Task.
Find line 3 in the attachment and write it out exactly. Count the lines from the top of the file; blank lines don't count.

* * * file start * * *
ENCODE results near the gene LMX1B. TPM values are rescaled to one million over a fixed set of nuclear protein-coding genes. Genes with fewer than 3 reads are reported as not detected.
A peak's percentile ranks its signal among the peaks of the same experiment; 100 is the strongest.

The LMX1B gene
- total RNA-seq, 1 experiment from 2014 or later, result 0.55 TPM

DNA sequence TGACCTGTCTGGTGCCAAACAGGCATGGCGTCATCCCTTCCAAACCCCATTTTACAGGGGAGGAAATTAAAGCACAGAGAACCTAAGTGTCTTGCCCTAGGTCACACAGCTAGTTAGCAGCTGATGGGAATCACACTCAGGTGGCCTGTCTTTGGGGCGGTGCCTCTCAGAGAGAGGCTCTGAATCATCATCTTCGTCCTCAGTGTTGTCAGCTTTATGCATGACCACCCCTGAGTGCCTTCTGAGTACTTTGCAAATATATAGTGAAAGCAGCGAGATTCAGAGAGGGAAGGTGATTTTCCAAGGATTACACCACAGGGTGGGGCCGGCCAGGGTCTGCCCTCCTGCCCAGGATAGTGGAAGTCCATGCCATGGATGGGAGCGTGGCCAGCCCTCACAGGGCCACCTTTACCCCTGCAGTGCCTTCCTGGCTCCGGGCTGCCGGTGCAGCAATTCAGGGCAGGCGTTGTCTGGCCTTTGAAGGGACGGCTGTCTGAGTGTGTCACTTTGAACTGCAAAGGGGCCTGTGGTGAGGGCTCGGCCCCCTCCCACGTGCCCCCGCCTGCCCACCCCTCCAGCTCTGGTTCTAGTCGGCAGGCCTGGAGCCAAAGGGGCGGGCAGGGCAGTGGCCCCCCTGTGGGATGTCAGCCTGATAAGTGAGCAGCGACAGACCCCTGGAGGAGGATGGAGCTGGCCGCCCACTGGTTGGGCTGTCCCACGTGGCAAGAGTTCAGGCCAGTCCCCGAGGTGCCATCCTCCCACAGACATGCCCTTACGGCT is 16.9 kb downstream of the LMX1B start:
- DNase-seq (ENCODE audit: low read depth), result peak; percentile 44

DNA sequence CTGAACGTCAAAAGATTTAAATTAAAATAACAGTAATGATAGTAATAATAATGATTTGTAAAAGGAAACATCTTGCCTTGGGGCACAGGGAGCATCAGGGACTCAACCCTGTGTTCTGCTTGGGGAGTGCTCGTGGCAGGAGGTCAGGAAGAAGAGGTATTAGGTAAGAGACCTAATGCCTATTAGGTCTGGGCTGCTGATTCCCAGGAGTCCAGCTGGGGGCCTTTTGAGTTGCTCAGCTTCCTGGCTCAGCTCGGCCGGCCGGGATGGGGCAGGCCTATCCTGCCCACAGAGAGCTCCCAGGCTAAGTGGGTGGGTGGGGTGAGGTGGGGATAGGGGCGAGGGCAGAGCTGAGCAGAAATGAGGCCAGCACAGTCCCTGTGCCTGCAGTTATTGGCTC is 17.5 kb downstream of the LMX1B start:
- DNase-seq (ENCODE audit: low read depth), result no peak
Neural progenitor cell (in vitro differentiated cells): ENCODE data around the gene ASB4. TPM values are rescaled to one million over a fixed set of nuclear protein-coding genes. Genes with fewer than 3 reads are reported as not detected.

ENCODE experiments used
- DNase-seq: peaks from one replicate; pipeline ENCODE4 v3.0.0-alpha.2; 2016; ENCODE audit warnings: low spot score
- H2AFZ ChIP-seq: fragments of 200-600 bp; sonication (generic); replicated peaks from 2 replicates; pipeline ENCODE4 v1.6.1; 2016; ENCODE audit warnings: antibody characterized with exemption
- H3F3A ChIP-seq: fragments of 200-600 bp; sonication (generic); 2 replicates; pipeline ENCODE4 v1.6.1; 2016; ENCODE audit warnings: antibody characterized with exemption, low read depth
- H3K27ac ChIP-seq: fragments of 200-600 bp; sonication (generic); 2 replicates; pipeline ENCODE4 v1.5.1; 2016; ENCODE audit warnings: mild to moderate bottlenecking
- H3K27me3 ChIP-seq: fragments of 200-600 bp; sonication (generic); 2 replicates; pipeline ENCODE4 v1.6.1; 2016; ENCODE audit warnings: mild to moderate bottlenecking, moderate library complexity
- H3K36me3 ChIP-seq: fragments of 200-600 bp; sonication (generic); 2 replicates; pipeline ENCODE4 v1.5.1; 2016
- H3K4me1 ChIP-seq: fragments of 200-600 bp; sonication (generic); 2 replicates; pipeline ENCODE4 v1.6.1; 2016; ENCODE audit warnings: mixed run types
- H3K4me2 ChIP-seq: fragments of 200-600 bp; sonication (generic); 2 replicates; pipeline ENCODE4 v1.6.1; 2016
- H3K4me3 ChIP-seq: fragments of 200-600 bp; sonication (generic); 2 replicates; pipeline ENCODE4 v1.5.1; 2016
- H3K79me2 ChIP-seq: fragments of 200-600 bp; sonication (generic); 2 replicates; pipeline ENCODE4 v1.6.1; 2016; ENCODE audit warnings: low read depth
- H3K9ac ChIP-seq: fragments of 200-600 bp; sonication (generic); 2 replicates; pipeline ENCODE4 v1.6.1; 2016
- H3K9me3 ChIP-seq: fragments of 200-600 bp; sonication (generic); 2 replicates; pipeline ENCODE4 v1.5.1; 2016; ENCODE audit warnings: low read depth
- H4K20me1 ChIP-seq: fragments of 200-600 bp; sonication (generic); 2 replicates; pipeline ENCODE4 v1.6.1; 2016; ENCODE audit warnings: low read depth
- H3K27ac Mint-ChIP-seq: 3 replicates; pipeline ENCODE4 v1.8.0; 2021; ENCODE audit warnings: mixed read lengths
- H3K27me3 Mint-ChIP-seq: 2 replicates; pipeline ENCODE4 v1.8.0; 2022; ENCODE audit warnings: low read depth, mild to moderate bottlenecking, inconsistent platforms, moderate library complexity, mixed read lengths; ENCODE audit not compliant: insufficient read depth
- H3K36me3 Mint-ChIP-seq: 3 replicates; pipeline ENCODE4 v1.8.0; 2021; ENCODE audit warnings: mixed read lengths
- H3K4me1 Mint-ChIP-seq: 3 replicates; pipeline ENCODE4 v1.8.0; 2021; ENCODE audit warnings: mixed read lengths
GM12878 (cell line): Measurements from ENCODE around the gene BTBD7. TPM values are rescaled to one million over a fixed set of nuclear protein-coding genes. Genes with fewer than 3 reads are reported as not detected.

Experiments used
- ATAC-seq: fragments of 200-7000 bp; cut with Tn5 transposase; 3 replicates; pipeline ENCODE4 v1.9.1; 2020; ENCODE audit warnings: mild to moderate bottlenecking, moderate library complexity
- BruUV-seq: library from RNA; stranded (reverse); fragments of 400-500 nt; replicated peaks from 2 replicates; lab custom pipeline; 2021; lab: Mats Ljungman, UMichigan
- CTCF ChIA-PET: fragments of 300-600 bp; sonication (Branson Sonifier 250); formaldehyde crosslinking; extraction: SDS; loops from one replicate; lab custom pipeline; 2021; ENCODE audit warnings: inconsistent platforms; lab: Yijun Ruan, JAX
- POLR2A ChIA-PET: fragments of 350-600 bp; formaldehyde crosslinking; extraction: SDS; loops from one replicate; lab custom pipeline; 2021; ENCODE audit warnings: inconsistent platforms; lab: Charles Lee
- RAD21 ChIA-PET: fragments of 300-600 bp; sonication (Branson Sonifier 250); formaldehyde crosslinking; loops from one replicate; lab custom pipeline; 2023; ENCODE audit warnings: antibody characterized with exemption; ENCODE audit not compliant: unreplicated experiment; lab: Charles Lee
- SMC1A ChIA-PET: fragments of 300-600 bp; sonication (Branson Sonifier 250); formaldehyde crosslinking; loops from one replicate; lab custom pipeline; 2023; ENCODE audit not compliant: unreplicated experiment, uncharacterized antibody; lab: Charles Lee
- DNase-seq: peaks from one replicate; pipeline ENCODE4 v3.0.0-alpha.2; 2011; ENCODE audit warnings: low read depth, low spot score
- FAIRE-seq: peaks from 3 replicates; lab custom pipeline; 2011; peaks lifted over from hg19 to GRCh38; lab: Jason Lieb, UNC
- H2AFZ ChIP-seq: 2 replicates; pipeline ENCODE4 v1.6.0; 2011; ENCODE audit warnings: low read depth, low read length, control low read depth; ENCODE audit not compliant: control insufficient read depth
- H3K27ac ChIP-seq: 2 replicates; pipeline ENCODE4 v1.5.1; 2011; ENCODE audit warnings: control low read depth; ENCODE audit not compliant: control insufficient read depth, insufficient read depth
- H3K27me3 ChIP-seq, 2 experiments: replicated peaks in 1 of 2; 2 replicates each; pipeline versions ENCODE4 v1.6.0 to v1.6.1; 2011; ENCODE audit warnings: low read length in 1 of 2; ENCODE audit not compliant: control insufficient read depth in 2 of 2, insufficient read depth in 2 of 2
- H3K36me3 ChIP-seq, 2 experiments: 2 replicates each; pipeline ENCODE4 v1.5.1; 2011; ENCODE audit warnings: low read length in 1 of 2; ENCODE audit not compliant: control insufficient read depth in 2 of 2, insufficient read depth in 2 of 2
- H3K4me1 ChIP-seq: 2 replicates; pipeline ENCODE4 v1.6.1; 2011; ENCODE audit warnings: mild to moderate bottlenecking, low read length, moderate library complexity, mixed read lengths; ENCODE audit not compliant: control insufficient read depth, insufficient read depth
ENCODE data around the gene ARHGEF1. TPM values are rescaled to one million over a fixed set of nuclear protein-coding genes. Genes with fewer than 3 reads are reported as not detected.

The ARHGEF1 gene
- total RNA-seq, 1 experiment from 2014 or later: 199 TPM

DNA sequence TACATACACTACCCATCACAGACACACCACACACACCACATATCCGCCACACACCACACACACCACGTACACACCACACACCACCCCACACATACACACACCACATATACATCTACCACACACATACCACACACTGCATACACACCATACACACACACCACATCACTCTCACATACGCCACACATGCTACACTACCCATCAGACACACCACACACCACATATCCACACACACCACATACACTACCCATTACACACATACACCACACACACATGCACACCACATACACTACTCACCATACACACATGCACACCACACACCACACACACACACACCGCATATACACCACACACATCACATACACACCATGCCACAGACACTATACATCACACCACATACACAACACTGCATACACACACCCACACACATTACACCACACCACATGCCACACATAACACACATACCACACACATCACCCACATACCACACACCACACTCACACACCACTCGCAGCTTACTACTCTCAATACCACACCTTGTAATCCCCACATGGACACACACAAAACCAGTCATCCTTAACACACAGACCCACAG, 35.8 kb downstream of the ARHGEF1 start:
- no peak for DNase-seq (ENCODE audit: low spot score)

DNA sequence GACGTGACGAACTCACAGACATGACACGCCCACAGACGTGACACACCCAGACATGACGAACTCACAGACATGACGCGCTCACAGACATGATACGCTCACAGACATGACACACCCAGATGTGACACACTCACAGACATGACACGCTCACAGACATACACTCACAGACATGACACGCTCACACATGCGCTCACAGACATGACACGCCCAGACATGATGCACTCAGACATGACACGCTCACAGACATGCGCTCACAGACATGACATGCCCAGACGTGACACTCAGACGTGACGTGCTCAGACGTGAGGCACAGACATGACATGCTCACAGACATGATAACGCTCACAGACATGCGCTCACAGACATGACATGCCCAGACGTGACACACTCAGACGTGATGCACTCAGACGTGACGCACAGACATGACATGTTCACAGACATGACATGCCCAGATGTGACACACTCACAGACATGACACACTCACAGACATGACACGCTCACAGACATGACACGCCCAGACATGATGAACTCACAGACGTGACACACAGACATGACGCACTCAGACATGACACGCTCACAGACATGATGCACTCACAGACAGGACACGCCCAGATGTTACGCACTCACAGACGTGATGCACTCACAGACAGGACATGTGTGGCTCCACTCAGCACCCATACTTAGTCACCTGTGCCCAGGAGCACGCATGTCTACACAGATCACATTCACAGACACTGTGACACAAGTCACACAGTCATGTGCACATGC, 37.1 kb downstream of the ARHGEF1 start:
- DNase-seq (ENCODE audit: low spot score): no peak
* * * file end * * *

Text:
The LMX1B gene